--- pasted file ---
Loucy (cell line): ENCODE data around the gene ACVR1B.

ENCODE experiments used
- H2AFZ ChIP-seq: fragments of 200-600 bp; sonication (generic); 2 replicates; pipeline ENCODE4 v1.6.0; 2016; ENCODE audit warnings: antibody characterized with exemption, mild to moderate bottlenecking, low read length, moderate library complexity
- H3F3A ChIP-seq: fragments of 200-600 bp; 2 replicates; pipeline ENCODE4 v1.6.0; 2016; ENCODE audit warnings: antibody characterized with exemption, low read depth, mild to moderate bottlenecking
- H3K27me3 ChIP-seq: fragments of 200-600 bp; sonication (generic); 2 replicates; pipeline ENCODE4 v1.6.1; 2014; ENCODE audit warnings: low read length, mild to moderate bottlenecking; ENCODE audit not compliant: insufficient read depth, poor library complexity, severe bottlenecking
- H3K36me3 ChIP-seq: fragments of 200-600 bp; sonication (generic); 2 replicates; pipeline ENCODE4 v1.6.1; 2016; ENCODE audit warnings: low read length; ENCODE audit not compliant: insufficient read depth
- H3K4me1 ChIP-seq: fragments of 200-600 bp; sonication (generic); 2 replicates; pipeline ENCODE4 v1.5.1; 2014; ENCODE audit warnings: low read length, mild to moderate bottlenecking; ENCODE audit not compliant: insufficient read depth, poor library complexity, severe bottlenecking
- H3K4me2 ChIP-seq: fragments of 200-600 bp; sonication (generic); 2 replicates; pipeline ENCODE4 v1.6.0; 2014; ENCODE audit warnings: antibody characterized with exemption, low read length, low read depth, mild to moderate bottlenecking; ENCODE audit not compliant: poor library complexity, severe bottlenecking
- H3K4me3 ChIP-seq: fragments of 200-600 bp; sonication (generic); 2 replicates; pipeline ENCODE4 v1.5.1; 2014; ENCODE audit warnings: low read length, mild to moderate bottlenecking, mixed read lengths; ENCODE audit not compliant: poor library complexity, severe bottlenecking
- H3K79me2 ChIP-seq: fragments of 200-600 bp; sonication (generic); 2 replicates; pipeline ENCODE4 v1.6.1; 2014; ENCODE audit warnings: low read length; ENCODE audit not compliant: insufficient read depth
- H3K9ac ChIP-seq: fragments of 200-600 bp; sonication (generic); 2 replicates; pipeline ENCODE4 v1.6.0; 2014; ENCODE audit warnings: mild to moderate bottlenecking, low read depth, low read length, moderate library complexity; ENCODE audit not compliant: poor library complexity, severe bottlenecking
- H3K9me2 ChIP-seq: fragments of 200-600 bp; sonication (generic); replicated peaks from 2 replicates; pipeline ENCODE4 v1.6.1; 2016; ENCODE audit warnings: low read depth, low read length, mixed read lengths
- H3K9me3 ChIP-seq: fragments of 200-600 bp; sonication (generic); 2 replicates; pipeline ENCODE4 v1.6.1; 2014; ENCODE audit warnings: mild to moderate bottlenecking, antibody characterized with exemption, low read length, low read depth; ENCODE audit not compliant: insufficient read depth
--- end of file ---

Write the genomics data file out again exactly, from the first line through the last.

Loucy (cell line): ENCODE data around the gene ACVR1B.

ENCODE experiments used
- H2AFZ ChIP-seq: fragments of 200-600 bp; sonication (generic); 2 replicates; pipeline ENCODE4 v1.6.0; 2016; ENCODE audit warnings: antibody characterized with exemption, mild to moderate bottlenecking, low read length, moderate library complexity
- H3F3A ChIP-seq: fragments of 200-600 bp; 2 replicates; pipeline ENCODE4 v1.6.0; 2016; ENCODE audit warnings: antibody characterized with exemption, low read depth, mild to moderate bottlenecking
- H3K27me3 ChIP-seq: fragments of 200-600 bp; sonication (generic); 2 replicates; pipeline ENCODE4 v1.6.1; 2014; ENCODE audit warnings: low read length, mild to moderate bottlenecking; ENCODE audit not compliant: insufficient read depth, poor library complexity, severe bottlenecking
- H3K36me3 ChIP-seq: fragments of 200-600 bp; sonication (generic); 2 replicates; pipeline ENCODE4 v1.6.1; 2016; ENCODE audit warnings: low read length; ENCODE audit not compliant: insufficient read depth
- H3K4me1 ChIP-seq: fragments of 200-600 bp; sonication (generic); 2 replicates; pipeline ENCODE4 v1.5.1; 2014; ENCODE audit warnings: low read length, mild to moderate bottlenecking; ENCODE audit not compliant: insufficient read depth, poor library complexity, severe bottlenecking
- H3K4me2 ChIP-seq: fragments of 200-600 bp; sonication (generic); 2 replicates; pipeline ENCODE4 v1.6.0; 2014; ENCODE audit warnings: antibody characterized with exemption, low read length, low read depth, mild to moderate bottlenecking; ENCODE audit not compliant: poor library complexity, severe bottlenecking
- H3K4me3 ChIP-seq: fragments of 200-600 bp; sonication (generic); 2 replicates; pipeline ENCODE4 v1.5.1; 2014; ENCODE audit warnings: low read length, mild to moderate bottlenecking, mixed read lengths; ENCODE audit not compliant: poor library complexity, severe bottlenecking
- H3K79me2 ChIP-seq: fragments of 200-600 bp; sonication (generic); 2 replicates; pipeline ENCODE4 v1.6.1; 2014; ENCODE audit warnings: low read length; ENCODE audit not compliant: insufficient read depth
- H3K9ac ChIP-seq: fragments of 200-600 bp; sonication (generic); 2 replicates; pipeline ENCODE4 v1.6.0; 2014; ENCODE audit warnings: mild to moderate bottlenecking, low read depth, low read length, moderate library complexity; ENCODE audit not compliant: poor library complexity, severe bottlenecking
- H3K9me2 ChIP-seq: fragments of 200-600 bp; sonication (generic); replicated peaks from 2 replicates; pipeline ENCODE4 v1.6.1; 2016; ENCODE audit warnings: low read depth, low read length, mixed read lengths
- H3K9me3 ChIP-seq: fragments of 200-600 bp; sonication (generic); 2 replicates; pipeline ENCODE4 v1.6.1; 2014; ENCODE audit warnings: mild to moderate bottlenecking, antibody characterized with exemption, low read length, low read depth; ENCODE audit not compliant: insufficient read depth